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Staying in Sonoma pays off for Edwards

June 27, 2011, David Caraviello, NASCAR.com

SONOMA, Calif. -- More practice time allowed No. 99 team to find right setup for third-place finish

For Carl Edwards, staying was the hardest part. The Sprint Cup points leader bagged his planned trip this weekend to the Nationwide Series race at Road America to focus on his effort at Infineon Raceway, a decision that meant watching helplessly as fill-in driver Billy Johnson was knocked out of the Wisconsin event with mechanical problems.

But it also meant a little more practice time on the Northern California road course, which seemed to pay off when Edwards surged to an out-of-nowhere third-place finish in Sonoma that allowed him to push his points advantage to 25 on second-place Kevin Harvick.

"It was tough to watch the race [at Road America]. But I think staying was the right decision. It paid off. It was a good call."

--CARL EDWARDS

"It was tough to watch the race [at Road America]. But I think staying was the right decision," Edwards said Sunday. "It paid off. It was a good call. We could have finished poorly here, ended up on the fence over there like Tony did or something. Anything can happen. It turned out to be the right call and it paid off, so it was a great move."

That would be Tony Stewart, who wound up hanging from a tire barrier in Turn 11 after taking a retaliatory punt from Brian Vickers. Edwards caught a little damage in one of the many melees that erupted Sunday on a road course becoming well-known for producing hard feelings, and had to make an extended stop on pit road for repairs. But the No. 99 car came around in the second half of the race, allowing Edwards to tie his best-ever finish on a road course in NASCAR's premier division.

"We were looking pretty good at the end of the race," crew chief Bob Osborne said. "But we had to keep working on it, no doubt. We needed to tune on it to get it as good as it could possibly be."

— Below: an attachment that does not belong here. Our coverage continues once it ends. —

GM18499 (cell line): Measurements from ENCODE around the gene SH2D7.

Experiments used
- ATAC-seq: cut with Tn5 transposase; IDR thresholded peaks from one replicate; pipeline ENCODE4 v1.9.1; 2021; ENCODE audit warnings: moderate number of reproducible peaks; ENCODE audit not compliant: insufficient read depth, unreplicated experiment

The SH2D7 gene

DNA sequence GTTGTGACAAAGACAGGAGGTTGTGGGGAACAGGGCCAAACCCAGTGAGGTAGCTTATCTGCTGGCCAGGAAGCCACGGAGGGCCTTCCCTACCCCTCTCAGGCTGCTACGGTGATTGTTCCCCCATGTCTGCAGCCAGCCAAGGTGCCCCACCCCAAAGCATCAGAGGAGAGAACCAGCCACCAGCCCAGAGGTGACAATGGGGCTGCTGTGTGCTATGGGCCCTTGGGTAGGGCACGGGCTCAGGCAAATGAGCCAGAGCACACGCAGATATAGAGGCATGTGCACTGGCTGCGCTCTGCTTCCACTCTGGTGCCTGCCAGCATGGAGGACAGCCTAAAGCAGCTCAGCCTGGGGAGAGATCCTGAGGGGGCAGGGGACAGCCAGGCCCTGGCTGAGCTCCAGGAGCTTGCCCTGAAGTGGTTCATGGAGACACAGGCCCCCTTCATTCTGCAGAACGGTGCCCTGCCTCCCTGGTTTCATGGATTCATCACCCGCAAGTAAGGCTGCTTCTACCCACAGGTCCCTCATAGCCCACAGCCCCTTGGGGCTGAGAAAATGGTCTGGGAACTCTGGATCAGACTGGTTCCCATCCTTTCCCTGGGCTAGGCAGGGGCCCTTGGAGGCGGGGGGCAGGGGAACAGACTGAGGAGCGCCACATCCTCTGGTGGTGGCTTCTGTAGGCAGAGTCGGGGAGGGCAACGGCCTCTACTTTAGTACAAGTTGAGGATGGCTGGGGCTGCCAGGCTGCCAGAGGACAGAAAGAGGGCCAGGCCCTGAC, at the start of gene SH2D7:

Edwards, who is also running full time on the Nationwide tour, was originally scheduled to wheel the No. 60 car in Saturday's event at Road America, where he was defending champion. The plan was to skip Saturday's Sprint Cup practice sessions at Infineon, and put the setup of Ford colleague Marcos Ambrose in the No. 99. But late Friday, unhappy with how his performance in Sonoma was trending, Edwards called the CEO of his Nationwide car sponsor and asked to put Johnson in the car in Elkhart Lake.

"That was the call of the weekend right there," Edwards said. "It ended up giving us the two hours of practice we really needed to work on the car, and that's what made this a good day for us. ... It was not the most fun way to spend Saturday -- I would much rather have gone and raced over there. But it was great for everybody to come together. Bob did a great job with the strategy. Early in the race we were terrible. We were back there mired in the pack."

Edwards' 23rd-place starting spot was to blame for that, putting the driver in a tough position on a road course where winners almost always start near the front. But over time the car improved, and the timing of cautions helped Edwards climb to 12th, and then to third, and then to second behind eventual winner Kurt Busch with 17 laps remaining.

"The cautions fell at the right time for us [Sunday]," Osborne said. "Between Carl watching what was going on and the guys on the box looking at all the data, we were able to make the right decisions as a group, and that paid off for us."

Jeff Gordon passed Edwards to take second place with two laps remaining, denying the Roush Fenway driver a chance to improve upon his previous best finish on a road course, third at Watkins Glen International in 2009. But afterward, given where he had started, Edwards was far from displeased with the outcome.

"I think this was a huge weekend for us," he said. And Osborne believed Edwards' decision to remain in Sonoma and practice his Sprint Cup car on Saturday played a role in it.

"I 100 percent believe it did," the crew chief said. "Anytime you can put more practice in the pavement and get more ideas run through the car to get a feel for how the car is going to react, is better."

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